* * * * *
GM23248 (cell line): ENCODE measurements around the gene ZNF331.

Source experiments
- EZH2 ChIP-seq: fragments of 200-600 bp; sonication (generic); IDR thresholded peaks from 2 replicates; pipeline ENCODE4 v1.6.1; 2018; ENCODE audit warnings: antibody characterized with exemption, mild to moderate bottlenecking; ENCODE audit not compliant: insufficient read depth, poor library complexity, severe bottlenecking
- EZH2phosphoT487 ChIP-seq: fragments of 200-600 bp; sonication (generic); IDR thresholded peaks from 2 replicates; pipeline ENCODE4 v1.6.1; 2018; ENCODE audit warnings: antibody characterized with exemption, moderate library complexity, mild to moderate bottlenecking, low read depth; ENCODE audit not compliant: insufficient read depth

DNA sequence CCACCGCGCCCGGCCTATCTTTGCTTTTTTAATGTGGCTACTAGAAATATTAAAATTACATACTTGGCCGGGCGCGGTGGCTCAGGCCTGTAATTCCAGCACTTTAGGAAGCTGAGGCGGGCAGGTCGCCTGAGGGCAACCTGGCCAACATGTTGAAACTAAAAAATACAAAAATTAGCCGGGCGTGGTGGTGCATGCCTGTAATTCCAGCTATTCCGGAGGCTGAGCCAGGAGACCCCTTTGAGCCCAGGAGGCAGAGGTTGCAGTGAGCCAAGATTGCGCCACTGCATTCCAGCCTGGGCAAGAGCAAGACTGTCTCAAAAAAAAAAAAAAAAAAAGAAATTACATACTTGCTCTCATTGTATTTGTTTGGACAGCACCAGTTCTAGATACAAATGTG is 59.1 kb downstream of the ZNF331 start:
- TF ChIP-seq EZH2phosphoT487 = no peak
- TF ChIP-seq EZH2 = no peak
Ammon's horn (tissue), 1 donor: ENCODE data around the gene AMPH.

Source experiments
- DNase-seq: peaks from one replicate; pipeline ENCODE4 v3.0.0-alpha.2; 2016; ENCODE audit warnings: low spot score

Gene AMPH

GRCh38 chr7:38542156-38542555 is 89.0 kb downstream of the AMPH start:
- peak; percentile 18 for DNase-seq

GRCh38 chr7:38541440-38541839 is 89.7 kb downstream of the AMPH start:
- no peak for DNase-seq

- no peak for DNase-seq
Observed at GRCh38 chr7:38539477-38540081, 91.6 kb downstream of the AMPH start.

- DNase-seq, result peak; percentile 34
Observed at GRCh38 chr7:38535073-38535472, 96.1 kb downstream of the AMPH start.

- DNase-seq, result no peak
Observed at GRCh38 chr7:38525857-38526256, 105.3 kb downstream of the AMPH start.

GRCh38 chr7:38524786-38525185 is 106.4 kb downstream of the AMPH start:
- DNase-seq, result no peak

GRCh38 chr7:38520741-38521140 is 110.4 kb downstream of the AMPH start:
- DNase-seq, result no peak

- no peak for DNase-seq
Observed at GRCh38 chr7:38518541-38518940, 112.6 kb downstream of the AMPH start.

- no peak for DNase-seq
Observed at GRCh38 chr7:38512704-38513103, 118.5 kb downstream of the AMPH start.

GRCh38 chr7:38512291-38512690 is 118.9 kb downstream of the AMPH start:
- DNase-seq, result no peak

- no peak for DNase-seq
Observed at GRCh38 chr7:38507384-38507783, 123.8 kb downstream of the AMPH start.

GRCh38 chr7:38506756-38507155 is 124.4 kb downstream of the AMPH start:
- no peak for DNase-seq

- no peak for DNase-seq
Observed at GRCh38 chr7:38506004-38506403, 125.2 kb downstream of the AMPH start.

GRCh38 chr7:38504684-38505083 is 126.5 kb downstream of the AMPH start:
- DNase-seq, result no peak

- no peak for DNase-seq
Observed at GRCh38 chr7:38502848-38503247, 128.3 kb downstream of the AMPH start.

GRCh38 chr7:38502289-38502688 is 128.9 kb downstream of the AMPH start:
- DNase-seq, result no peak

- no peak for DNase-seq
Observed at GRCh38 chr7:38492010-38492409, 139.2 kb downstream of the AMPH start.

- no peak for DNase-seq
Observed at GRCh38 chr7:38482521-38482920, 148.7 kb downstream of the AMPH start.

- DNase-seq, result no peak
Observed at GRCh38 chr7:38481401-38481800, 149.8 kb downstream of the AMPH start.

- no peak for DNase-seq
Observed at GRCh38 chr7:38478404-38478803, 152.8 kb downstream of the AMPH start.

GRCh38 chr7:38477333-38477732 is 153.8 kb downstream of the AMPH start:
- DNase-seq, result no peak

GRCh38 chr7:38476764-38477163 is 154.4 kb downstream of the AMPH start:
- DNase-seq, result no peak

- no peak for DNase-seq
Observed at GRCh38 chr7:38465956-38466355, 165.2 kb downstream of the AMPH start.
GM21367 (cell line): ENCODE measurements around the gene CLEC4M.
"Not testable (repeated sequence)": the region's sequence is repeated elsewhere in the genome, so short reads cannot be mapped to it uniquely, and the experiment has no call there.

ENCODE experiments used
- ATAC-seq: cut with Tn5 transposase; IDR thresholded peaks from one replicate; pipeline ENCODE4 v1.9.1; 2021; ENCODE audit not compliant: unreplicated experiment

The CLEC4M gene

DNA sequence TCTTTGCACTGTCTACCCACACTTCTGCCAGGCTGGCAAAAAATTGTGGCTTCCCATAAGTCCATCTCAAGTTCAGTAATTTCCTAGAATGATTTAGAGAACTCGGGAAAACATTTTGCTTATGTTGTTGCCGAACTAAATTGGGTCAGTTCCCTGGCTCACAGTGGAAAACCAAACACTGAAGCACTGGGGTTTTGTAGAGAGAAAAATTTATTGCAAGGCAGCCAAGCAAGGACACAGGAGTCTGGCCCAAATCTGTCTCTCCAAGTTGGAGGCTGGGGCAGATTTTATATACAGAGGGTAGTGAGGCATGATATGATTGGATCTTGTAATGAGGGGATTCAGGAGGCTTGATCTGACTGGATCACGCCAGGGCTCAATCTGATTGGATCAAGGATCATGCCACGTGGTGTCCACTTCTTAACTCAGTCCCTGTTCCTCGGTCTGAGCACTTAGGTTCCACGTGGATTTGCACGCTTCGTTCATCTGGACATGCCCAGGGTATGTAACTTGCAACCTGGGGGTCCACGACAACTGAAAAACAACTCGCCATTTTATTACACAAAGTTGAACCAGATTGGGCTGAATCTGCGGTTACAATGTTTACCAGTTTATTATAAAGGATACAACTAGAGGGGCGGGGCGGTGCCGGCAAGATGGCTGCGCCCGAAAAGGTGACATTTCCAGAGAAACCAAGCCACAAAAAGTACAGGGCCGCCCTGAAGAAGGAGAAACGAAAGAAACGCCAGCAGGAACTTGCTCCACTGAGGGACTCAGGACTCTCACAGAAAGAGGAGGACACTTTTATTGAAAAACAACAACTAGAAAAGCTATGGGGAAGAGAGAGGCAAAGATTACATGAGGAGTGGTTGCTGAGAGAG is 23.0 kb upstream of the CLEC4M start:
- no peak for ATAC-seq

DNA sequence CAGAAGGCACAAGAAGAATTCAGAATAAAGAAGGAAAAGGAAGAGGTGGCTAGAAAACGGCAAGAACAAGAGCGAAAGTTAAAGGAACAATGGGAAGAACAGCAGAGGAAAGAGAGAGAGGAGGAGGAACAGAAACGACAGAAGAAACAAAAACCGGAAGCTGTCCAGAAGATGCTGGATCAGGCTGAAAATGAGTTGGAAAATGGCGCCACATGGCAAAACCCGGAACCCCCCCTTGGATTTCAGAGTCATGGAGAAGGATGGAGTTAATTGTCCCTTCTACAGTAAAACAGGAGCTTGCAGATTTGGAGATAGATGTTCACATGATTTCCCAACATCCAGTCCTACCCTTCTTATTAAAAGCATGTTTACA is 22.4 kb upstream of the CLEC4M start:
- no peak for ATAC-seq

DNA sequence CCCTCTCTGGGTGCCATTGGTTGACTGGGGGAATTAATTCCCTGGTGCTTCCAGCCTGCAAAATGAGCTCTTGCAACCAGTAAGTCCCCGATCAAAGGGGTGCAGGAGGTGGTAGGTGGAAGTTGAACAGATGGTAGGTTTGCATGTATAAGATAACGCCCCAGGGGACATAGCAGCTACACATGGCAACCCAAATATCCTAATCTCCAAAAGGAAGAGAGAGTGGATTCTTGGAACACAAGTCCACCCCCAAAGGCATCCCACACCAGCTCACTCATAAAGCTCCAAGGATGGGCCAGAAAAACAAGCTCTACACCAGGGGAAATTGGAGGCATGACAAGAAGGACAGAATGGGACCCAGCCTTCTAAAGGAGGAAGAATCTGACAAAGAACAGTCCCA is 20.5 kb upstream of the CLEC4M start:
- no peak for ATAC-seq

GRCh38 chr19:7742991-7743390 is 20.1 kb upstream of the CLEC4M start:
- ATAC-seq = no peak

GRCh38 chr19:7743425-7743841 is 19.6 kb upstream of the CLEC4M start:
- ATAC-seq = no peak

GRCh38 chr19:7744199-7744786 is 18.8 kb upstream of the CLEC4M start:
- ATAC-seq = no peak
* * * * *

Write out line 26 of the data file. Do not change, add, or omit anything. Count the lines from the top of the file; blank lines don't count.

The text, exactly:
- no peak for DNase-seq